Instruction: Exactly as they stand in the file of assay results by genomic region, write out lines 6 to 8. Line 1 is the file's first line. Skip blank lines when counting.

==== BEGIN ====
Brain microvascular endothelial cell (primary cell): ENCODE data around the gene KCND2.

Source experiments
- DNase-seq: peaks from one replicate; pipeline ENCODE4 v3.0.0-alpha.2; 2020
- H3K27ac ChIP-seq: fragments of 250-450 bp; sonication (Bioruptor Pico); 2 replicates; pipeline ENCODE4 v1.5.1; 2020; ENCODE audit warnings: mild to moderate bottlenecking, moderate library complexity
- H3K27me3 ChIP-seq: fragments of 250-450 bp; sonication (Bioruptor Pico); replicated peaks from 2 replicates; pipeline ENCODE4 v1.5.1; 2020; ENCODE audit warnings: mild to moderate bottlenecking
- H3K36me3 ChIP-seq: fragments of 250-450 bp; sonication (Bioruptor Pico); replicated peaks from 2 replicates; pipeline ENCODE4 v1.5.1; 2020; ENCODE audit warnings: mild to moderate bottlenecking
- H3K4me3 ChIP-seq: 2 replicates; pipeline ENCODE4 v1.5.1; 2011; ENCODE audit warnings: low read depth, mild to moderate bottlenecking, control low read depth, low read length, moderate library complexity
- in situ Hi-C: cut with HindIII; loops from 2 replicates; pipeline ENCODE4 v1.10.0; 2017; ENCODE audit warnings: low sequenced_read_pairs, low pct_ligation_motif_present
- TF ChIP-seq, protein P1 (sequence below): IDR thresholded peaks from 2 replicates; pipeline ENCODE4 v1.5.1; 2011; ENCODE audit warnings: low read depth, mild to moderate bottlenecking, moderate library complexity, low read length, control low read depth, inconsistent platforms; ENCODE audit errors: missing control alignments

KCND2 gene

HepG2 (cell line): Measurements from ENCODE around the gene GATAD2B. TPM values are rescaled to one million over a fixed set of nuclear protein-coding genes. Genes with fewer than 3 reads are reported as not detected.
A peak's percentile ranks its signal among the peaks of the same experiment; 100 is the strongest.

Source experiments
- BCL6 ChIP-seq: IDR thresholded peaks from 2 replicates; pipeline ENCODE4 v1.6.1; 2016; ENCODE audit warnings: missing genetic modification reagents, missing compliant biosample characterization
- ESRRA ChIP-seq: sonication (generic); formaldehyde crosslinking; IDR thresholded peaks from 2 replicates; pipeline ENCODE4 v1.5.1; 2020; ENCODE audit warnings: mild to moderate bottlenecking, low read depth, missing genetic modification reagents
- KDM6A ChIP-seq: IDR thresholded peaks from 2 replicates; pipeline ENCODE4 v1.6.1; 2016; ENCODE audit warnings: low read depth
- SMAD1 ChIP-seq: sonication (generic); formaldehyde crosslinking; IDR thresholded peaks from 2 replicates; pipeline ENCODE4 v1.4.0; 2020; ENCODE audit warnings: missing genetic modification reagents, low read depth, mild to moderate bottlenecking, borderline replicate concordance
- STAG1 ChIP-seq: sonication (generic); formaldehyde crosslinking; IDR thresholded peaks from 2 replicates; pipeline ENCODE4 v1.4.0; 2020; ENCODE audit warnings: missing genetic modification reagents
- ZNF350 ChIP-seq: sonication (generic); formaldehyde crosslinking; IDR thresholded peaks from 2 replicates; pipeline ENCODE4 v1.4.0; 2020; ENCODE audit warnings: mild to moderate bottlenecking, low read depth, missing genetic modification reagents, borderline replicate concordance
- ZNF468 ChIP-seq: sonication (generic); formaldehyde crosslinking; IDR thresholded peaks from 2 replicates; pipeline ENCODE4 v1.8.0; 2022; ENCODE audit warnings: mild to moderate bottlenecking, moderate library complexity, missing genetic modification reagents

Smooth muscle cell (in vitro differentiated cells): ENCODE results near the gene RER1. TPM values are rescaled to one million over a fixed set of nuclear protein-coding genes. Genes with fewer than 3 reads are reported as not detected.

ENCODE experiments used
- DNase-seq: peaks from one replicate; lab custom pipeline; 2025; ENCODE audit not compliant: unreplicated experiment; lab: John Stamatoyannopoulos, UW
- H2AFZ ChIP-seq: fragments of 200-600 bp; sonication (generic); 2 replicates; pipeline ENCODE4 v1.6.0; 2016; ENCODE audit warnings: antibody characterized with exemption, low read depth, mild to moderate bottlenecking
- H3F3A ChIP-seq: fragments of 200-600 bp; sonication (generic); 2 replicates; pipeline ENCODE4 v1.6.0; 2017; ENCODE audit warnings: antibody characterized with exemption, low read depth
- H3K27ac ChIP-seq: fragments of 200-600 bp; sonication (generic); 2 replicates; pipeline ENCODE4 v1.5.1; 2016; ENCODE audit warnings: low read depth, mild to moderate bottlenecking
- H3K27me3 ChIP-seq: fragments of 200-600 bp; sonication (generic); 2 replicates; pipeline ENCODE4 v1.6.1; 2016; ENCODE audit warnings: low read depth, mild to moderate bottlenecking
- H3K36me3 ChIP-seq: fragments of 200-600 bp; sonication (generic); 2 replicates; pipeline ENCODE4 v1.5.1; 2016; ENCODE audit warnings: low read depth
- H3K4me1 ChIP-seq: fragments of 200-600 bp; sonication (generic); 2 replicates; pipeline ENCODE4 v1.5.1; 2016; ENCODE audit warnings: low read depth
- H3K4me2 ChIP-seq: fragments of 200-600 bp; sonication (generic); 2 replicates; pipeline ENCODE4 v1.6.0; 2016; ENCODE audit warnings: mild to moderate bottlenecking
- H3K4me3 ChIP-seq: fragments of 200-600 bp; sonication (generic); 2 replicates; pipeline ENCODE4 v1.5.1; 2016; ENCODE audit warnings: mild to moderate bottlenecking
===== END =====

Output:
- H3K36me3 ChIP-seq: fragments of 250-450 bp; sonication (Bioruptor Pico); replicated peaks from 2 replicates; pipeline ENCODE4 v1.5.1; 2020; ENCODE audit warnings: mild to moderate bottlenecking
- H3K4me3 ChIP-seq: 2 replicates; pipeline ENCODE4 v1.5.1; 2011; ENCODE audit warnings: low read depth, mild to moderate bottlenecking, control low read depth, low read length, moderate library complexity
- in situ Hi-C: cut with HindIII; loops from 2 replicates; pipeline ENCODE4 v1.10.0; 2017; ENCODE audit warnings: low sequenced_read_pairs, low pct_ligation_motif_present